> see if I can get it working.
> - Lukas
> On 10/11/18 6:26 PM, Peter Schmidt-Nielsen wrote:
> Hi Brecht,
> Thanks for the very quick response.
> For lights groups, there is a patch here which we should get committed at
>> some point:
>> https://developer.blender.org/D3607
> Very cool to see, I think I haven't been keeping up; I don't think this
> was there yet when I last was asking around about this in #blendercoders in
> August 2017.
> For changing shader colors, personally I'm not entirely convinced it's
>> worth the code complexity. The trend is towards interactive previews and
>> realtime raytracing, and with a finite amount of development time to me it
>> seems more useful to improve that workflow. The other reservation I have
>> about this is if it really works in the more complex scenes where almost
>> every surface is textured. You might have hair, SSS, volumes, transparency,
>> and it just gets harder and harder to do a meaningful approximation. But
>> it's the more complex scene where relighting is most useful.
> I agree that the code complexity and implementation effort question is
> pretty important, especially if the the general trend is towards enabling
> an artistic workflow of rapidly tweaking material colors by simply having
> very fast previews. In a world where most scenes can render some reasonable
> approximation to the viewport nearly instantly this sort of feature is much
> less compelling, such as with Eevee, as Zauber points out. This seems like
> a very valid criticism, especially given limited development time.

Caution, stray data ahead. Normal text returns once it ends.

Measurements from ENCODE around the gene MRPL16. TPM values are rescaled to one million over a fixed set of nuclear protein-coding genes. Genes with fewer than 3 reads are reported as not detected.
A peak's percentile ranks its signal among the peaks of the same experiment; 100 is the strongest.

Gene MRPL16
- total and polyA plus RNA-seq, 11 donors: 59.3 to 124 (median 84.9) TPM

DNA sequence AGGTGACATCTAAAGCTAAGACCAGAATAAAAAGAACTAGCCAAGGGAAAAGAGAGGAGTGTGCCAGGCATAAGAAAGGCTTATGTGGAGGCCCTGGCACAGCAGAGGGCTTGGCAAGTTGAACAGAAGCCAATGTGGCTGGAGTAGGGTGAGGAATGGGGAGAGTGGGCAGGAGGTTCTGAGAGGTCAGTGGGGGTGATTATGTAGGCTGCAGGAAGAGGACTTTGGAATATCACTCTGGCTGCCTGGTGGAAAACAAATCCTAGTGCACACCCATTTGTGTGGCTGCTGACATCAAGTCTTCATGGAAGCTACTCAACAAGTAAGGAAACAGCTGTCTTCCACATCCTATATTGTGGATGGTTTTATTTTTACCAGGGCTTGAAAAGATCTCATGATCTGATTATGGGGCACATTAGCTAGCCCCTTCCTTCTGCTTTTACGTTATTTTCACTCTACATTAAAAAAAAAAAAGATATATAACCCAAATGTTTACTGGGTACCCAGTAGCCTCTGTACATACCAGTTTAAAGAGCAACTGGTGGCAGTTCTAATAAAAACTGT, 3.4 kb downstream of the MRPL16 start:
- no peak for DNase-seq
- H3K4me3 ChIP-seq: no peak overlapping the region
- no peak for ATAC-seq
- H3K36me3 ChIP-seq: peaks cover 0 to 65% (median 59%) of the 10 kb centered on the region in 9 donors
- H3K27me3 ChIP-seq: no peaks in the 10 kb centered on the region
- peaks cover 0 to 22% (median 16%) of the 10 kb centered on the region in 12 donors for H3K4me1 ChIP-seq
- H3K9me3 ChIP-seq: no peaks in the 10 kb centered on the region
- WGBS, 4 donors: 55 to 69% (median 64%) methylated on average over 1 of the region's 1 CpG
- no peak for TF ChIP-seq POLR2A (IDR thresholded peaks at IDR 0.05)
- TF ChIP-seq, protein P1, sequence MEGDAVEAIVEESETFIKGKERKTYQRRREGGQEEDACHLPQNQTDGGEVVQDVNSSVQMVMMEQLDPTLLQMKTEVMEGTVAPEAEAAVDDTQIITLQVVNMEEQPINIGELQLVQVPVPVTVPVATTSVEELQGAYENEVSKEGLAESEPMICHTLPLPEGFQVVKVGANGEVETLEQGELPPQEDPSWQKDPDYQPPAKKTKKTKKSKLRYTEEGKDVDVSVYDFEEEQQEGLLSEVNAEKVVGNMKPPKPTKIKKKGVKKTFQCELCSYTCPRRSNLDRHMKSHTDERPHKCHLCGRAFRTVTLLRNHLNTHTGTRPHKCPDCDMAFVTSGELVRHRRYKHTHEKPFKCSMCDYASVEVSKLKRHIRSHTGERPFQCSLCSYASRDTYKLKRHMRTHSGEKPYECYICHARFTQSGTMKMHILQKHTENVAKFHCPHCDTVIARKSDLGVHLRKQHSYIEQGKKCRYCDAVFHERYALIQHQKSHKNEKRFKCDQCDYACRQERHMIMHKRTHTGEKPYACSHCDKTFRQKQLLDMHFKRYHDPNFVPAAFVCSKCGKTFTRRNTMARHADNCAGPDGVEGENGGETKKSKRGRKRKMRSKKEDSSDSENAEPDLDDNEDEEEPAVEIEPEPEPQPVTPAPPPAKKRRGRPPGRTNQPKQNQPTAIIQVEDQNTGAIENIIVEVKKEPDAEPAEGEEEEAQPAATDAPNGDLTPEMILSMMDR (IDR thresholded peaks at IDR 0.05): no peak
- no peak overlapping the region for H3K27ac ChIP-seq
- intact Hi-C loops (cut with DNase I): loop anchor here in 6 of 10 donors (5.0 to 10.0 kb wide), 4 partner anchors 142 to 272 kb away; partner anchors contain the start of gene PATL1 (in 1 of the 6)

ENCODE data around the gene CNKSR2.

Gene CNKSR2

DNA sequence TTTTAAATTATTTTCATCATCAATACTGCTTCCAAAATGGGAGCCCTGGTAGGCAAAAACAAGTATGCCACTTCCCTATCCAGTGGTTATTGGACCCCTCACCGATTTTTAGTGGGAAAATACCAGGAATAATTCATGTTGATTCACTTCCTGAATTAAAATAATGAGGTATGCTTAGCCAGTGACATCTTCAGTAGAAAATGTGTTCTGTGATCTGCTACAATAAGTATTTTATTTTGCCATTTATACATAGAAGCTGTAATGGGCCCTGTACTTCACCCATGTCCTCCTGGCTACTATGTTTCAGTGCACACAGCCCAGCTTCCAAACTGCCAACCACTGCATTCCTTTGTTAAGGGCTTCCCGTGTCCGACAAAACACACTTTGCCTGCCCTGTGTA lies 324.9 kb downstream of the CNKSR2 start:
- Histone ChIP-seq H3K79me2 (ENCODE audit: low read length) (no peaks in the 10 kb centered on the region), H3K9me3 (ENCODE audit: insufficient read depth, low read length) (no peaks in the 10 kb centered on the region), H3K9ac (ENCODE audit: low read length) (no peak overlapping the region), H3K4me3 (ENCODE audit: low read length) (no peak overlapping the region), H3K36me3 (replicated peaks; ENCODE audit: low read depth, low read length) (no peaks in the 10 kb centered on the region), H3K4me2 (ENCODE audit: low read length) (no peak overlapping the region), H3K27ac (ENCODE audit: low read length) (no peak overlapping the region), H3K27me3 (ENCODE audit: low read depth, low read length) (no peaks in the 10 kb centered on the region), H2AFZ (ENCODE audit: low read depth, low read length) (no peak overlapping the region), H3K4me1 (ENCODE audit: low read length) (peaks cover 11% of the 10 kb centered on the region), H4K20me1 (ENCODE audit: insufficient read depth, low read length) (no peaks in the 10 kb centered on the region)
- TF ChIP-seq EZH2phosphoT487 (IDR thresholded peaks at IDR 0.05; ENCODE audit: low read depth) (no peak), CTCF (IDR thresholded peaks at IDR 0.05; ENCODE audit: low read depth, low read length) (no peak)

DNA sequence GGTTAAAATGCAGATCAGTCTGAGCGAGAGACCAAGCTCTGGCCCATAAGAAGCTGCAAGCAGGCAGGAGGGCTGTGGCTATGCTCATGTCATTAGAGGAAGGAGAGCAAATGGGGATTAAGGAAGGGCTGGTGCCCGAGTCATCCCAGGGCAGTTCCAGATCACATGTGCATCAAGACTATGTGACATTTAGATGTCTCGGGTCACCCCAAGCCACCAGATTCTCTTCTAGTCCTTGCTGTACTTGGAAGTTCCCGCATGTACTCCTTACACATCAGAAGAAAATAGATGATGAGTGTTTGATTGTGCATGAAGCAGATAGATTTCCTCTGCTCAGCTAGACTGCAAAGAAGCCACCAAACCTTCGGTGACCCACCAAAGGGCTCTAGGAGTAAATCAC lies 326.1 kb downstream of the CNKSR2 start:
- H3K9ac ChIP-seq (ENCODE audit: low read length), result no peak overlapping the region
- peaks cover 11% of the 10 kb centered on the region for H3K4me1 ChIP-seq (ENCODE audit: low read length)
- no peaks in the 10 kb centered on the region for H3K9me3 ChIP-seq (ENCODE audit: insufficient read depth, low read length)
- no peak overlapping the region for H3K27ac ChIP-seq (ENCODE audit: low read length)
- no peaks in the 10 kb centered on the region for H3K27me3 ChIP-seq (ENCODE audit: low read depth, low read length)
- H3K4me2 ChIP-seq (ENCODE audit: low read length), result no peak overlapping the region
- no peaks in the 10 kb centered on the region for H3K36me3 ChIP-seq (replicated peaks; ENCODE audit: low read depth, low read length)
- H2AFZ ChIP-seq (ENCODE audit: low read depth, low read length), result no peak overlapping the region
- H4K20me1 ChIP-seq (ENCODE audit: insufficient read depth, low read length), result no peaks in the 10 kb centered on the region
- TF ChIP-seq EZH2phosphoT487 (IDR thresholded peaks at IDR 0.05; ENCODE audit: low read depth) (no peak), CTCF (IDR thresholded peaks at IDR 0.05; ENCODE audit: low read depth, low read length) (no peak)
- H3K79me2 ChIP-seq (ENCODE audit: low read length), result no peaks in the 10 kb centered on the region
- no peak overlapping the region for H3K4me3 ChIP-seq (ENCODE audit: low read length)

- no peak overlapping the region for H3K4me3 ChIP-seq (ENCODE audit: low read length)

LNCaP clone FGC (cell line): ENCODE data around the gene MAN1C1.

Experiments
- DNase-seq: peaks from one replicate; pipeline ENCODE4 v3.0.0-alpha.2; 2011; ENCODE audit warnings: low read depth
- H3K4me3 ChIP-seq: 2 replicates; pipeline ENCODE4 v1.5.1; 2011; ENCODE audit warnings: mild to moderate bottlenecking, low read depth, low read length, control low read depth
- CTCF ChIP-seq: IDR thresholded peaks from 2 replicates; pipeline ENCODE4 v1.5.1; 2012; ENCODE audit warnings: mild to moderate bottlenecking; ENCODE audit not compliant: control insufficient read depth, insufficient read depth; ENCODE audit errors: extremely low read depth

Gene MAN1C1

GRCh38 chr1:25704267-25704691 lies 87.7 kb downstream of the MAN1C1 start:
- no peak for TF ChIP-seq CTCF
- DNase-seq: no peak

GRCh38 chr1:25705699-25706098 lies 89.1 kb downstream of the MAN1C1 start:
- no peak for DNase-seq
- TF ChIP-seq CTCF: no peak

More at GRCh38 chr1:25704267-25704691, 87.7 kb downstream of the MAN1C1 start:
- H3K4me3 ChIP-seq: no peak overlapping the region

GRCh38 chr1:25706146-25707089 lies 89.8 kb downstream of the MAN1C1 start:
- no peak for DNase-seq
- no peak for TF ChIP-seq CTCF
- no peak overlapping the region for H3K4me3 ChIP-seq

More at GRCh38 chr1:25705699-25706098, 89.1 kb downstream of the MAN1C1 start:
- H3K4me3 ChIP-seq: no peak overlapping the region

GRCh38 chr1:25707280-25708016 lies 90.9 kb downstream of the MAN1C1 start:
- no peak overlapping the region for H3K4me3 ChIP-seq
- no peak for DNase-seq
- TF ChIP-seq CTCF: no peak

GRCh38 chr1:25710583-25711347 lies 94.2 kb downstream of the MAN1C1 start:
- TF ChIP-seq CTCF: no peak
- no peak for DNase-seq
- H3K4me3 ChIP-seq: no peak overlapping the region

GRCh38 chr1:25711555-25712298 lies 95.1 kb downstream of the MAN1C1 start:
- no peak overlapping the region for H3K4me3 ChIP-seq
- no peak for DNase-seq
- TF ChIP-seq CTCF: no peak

> However, I think it is possible to do this sort of shader relighting even
> in arbitrarily complex scenes, for the simple algebraic reason that a
> path's throughput is a product of inverse PDFs and BsdfEvals that it
> accumulates, and therefore if we can write the BsdfEvals as affine
> functions of the (unknown at render time) material parameters, then the
> final PathRadiance will necessarily be a polynomial in these unknown
> parameters, regardless of how complicated any other BSDFs are, or if other
> complicated phenomena are modeled (SSS, volumetrics, etc.).
> To put it in other words, we are pretty limited in the sorts of material
> parameters we can relight (only those that result in an affine response on
> the material's BsdfEvals and inverse PDFs). However, we are unconstrained
> in what other phenomena occur elsewhere in the scene in *other*
> materials. For example, one can't relight the color of a volumetric
> scatter, or change a glossy BSDF's roughness, or change an SSS color,
> because this results in non-affine changes in the material's properties,
> and effects on throughputs. However, one *can* relight an object (whose
> material admits relighting) even in the presence of these other fancier
> materials on *other* objects. This is not an approximation: if done with
> LPEs in Iray, the relighting is exact, even with all these fancier
> materials elsewhere (not on the recolored object) in the scene.
> My suggested implementation even allows recoloring of textured objects
> that use normal maps, etc.; it's all fine so long as the recoloring is
> applied multiplicatively (in scene referred terms; see the example complex
> material from my write-up PDF). (Another valid criticism of my suggested
> feature is that it's unclear if multiplicatively recoloring an object in
> scene referred terms is an artistically useful thing to be able to do
> efficiently post-render.)
> Apologies for the long-winded explanation above. The above may have
> already all been obvious to you, but I figured I'd spell it out exactly,
> because it was not obvious to me just how powerful this technique is (and